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  • Jennifer Lopez Was Spotted Wearing the Most Blinged-Out Wedding Dress

    It's for her new movie, Marry Me.

  • Hailey Baldwin Responds to Being Called a 'Fake Christian' for Celebrating Halloween

    Hailey Baldwin Responds to Criticism for Celebrating Halloween

  • The Crown uncovers Princess Anne's love triangle with Andrew Parker-Bowles and Camilla

    Prince Charles courted Camilla while Princess Anne had an affair with Andrew Parker-Bowles

  • How the 'Doug Ford strategies' are playing out in the election campaign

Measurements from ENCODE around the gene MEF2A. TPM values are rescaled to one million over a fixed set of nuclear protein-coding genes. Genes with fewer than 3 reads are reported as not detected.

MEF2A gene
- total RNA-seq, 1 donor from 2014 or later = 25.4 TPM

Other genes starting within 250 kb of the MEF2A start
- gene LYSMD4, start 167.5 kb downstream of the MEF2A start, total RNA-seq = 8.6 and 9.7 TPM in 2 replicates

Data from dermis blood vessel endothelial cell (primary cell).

With voting day just a weekend away, there are questions about the effectiveness of the Liberal Party's dominant campaign strategy in Ontario: invoking Premier Doug Ford to try to drag down Andrew Scheer's Conservatives. CBC's Poll Tracker data for Ontario suggests the tactics of Justin Trudeau's party are working to some extent: the Conservatives have not come within three percentage points of the Liberals in the province at any time in the campaign, and are currently trailing by more than six points.The Poll Tracker, which aggregates all publicly available polling data, currently projects the Liberals to win 66 seats in Ontario, while the Conservatives are projected to take 39, and the NDP 16. While that seat count might sound like success for the Liberals if it happens on Monday, it would still be a drop from the 80 seats the party took in Ontario in 2015, helping propel Trudeau to his majority."I think they put too many chips on that strategy," says Nick Kouvalis, a pollster and political strategist who has worked for a range of right-of-centre candidates at all levels of government. "The Liberals have desperately tried, time after time, to make this election a fight between them and Ford," said Kouvalis, principal of the firm Campaign Research, in an interview Thursday. "Ford's eluded them by not engaging."Since before the campaign officially began, Trudeau has attempted to capitalize on Ford's current unpopularity in Ontario, sometimes subtly, more often blatantly.The party's first campaign TV ad was on the subtle side. "Conservatives like to say they're 'For the People,' but then they cut taxes for the wealthy and cut services for everybody else," said Trudeau in the ad, alluding to Ford's successful campaign slogan from last year's provincial election.On the blatant end of the spectrum: Trudeau mentioned Ford 14 times in just one news conference in Hamilton.   Kouvalis credits Scheer for "not taking the bait" from Trudeau.  This points to the Conservative Party's own strategy about Ford: avoidance at virtually all costs. Ford has not campaigned for Scheer, let alone with him. Scheer has uttered Ford's name in public just three times all campaign, which would be 11 fewer times than Trudeau did in that one news conference. According to Ford's press secretary, the two most prominent conservative politicians in Canada have not met face-to-face in nearly a year.It wasn't always this way. In August of last year, Ford was greeted as a conquering hero at the federal Conservative party convention in Halifax, where he gave a keynote speech to thunderous applause. Scheer returned the favour at the Ontario PC party convention in Toronto last November.But then came the Ford government's controversies: the appointment of a Ford friend as Ontario Provincial Police commissioner, changes to services for children with autism, and a budget filled with cuts, including a significant rise in class sizes in Ontario high schools.  Scheer's avoidance of Ford during the campaign is evidence confirming that the Liberals' strategy was smart, said David Herle, a political consultant who has run Liberal Party campaigns at the federal and provincial level. The Conservatives "obviously knew" that having Scheer tightly linked to Ford would hurt their party, so they went to great lengths to avoid it, said Herle, owner of the Gandalf Group communications consulting firm, in an interview Thursday. That strategy in large part involved Ford nearly disappearing from public view as the election approached. In early June, Ford adjourned the provincial legislature until Oct. 28, taking him out of the question period spotlight until a week after election day.During the campaign, Ford held just two news conferences: one on Sept. 17 in Verner, 400 kilometres north of Toronto, the other on Wednesday in Kenora, 1,500 kilometres northwest of Verner. In the nearly four months since he shuffled his cabinet, Ford has held just one news conference in the provincial capital. In his news conferences, Ford has said he's "too busy governing" to be involved in the campaign, although many of his cabinet ministers and MPPs have publicized their own campaigning efforts on behalf of federal Conservative candidates. Herle credits Ford for being "surprisingly disciplined in staying out of the fray despite the attacks he was taking on an ongoing basis from the Liberals." Still, Herle believes the Liberals will win the most seats in the province come election day, and believes the attacks on Ford have helped. "You have to conclude, but for the existence of Mr. Ford, Scheer would likely do better in Ontario on Monday," said Herle. On this week's episode of Herle's election podcast, called The Herle Burly, another longtime Liberal strategist Scott Reid, urged the party to pull out all the stops to link Scheer to Ford in an attempt to make voters fear the effects of a Conservative government. "You have to convince [voters] that if [Scheer] does win he would do horrible and terrifying things, which is why I'd associate him with Ford," said Reid.